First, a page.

Nightwatchman’s Budget ahead of elections - Hindustan Times
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Nightwatchman’s Budget ahead of elections

Feb 02, 2023 07:40 AM IST

Why has the government not done anything to alleviate the pain of this K-shaped recovery? There can be only two logical answers to this question. Either the government is convinced that there is no such crisis, or it does not see the need to act immediately on these concerns

The 2023-24 Union Budget will go down as the most unsurprising and matter-of-fact budgets in the history of the Narendra Modi government. The government has retained its focus on capital spending. It has continued with a conservative stance in growth estimates for the economy. And last, but not least, it has displayed a strong commitment to fiscal consolidation with clear assistance from a reduction in welfare spending. The reduction in welfare spending — primarily on account of a 90,000 crore reduction in food subsidy — was announced before the Budget. The Economic Survey dropped more than a hint to suggest that capex and fiscal consolidation would continue to be the focus of the Budget. More than anything, this Budget suggests that the government is firmly in control and does not see any reason to deviate from its larger macroeconomic strategy where public capex will crowd in private investment and lead to a sustained improvement in India’s economic fortunes in the run-up to the centenary of India’s Independence in 2047.

Much is written about India being the fastest growing major economy in the world. However, a 6%-7% Gross Domestic Product (GDP) growth for a country like India is nothing to boast of, given the larger challenge of improving living standards. (Santosh Kumar/HT Photo) PREMIUM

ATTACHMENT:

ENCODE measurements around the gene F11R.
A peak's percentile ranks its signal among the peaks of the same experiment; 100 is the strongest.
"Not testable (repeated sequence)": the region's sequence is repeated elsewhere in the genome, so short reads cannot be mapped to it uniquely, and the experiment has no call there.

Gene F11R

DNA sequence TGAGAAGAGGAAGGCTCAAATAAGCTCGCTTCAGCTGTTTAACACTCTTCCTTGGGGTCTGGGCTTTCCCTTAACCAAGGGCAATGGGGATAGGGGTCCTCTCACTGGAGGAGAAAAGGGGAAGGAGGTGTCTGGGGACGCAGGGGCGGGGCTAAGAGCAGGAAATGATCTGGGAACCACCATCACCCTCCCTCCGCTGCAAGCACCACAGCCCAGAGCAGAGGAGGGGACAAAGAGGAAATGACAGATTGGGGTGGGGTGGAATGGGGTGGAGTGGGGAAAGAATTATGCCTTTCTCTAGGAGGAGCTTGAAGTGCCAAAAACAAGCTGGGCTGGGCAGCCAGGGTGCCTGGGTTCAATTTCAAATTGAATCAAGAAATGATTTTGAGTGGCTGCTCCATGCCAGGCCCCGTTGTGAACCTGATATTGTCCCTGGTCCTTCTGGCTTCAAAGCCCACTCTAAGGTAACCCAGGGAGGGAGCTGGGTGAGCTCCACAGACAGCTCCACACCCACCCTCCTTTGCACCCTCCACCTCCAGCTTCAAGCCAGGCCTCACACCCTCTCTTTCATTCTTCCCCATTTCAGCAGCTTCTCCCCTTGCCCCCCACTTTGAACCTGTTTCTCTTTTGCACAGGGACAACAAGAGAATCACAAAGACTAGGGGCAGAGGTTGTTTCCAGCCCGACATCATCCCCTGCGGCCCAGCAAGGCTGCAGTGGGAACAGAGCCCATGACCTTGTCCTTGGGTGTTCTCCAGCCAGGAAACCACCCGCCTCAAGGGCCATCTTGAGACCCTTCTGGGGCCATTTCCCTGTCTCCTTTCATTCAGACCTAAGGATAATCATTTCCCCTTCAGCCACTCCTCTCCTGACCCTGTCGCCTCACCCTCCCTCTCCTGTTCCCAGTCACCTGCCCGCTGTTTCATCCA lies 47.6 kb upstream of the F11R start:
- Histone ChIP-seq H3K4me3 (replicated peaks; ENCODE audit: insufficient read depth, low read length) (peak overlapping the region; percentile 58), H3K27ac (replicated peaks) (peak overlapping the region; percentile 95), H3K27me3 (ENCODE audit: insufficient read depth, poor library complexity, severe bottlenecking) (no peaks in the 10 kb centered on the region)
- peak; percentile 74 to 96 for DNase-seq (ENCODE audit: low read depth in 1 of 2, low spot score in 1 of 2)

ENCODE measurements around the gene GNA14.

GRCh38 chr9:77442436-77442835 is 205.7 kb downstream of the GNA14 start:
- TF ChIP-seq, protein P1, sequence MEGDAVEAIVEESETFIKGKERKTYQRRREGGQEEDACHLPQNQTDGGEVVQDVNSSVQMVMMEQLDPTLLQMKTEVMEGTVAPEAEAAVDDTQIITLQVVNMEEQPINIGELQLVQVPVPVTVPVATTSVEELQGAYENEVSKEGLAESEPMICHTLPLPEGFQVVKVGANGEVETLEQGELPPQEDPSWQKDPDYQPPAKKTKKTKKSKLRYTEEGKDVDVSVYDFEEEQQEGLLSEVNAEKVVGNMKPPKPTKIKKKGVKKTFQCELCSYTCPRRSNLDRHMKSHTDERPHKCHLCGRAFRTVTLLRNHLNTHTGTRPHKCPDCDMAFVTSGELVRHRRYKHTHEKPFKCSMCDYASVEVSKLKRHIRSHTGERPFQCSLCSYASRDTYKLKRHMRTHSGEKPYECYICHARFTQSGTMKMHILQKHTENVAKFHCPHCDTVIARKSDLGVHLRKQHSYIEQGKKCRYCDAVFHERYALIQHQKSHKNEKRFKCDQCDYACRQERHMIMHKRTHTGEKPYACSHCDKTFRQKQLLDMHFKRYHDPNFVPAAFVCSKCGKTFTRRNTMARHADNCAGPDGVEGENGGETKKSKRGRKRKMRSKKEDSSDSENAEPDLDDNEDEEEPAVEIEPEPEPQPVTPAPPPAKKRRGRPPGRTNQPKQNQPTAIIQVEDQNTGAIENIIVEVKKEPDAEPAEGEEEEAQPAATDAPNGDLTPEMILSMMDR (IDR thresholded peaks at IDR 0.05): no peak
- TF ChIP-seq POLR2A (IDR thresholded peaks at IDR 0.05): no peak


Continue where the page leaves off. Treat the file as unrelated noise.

Much is written about India being the fastest growing major economy in the world. However, a 6%-7% Gross Domestic Product (GDP) growth for a country like India is nothing to boast of, given the larger challenge of improving living standards. (Santosh Kumar/HT Photo)

The 2023-24 Union Budget will go down as the most unsurprising and matter-of-fact budgets in the history of the Narendra Modi government. The government has retained its focus on capital spending. It has continued with a conservative stance in growth estimates for the economy. And last, but not least, it has displayed a strong commitment to fiscal consolidation with clear assistance from a reduction in welfare spending. The reduction in welfare spending — primarily on account of a 90,000 crore reduction in food subsidy — was announced before the Budget. The Economic Survey dropped more than a hint to suggest that capex and fiscal consolidation would continue to be the focus of the Budget. More than anything, this Budget suggests that the government is firmly in control and does not see any reason to deviate from its larger macroeconomic strategy where public capex will crowd in private investment and lead to a sustained improvement in India’s economic fortunes in the run-up to the centenary of India’s Independence in 2047.

What, if one may ask, is the driving political economy motivation behind the Budget? Let us take the economy first. Much is written about India being the fastest growing major economy in the world. However, a 6%-7% Gross Domestic Product (GDP) growth for a country like India is nothing to boast of, given the larger challenge of improving living standards. Where the government can take legitimate credit is in the fact that it has managed to steer the economy through three back-to-back crises, namely the pandemic, the war in Ukraine and the monetary tightening in advanced economies, without even reaching a position where India’s macroeconomic stability, domestic and external, appeared to be fragile.